The size of the portfolio is very important, it should be large enough to show details and the quality of your work, but at the same time, it needs to be compact enough to easily get shipped to your publisher, client or to be carried for a meeting. Regarding the aspect ratio of my photos is 2:3 my prints are 18"x12" big, this way they are large enough and did not lose information by cropping.
The finishes can be varied from matte to gloss. A matte finish is so popular, it compliments artistic work the most and at the same time, it does not collect fingerprints. Gloss finish translates colors very rich, the best for presenting commercial work, but be careful: the glossy surface is collecting fingerprints much easier. My prints' are somewhere between the two, they got a semi-gloss finish called 'lustre'.
My portfolio has been printed by Digitalab. They are not only the sponsors of this blog post but truly a professional business with one of the friendliest customer support I've ever dealt with. They had really good recommendations regarding the paper type and size that would compliment my photos. They also suggested the semi-gloss finish that won't collect thousands of fingerprints while being hand-handled. The prints arrived very fast, safe in a protective package. If you are looking for printing services, Digitalab is already tested by me and I'd highly recommend their services because I believe you would be satisfied too with the quality they provide.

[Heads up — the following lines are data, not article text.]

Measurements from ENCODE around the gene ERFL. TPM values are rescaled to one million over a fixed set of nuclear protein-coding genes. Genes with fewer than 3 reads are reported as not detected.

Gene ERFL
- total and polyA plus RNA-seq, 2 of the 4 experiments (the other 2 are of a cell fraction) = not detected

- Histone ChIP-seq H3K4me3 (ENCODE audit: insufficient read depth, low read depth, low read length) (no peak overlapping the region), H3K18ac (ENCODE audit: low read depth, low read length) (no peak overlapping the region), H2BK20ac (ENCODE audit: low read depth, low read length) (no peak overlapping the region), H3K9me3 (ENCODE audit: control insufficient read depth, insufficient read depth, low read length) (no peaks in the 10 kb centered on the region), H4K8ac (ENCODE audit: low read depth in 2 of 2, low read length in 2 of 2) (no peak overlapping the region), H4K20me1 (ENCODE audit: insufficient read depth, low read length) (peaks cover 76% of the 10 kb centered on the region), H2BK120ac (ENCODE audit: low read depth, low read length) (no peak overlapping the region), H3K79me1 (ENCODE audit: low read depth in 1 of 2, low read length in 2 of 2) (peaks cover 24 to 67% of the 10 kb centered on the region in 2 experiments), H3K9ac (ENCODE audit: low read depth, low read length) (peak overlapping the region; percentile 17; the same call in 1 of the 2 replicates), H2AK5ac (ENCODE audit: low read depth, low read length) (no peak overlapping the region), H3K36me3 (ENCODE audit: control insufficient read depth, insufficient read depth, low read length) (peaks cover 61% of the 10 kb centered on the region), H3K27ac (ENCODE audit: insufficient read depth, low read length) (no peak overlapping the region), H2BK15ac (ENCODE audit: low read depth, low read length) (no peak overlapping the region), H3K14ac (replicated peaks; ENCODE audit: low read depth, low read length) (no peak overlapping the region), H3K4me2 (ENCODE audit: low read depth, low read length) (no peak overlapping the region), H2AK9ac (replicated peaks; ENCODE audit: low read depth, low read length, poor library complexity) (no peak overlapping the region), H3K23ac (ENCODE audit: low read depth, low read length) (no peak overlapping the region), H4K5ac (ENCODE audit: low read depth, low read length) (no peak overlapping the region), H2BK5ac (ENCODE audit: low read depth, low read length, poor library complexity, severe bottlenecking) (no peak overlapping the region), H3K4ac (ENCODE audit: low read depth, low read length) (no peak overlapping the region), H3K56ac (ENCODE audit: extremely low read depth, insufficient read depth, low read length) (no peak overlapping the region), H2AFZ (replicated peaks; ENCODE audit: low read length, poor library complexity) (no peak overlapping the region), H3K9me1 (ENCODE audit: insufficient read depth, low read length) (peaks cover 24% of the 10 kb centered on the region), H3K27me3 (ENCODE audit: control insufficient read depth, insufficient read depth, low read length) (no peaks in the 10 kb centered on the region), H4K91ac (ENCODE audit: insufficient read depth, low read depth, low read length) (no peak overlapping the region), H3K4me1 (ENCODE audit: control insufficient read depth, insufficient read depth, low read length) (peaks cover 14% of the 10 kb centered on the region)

The ways to present Your prints
You have multiple options to display a printed portfolio, let's see what to consider before you choose one.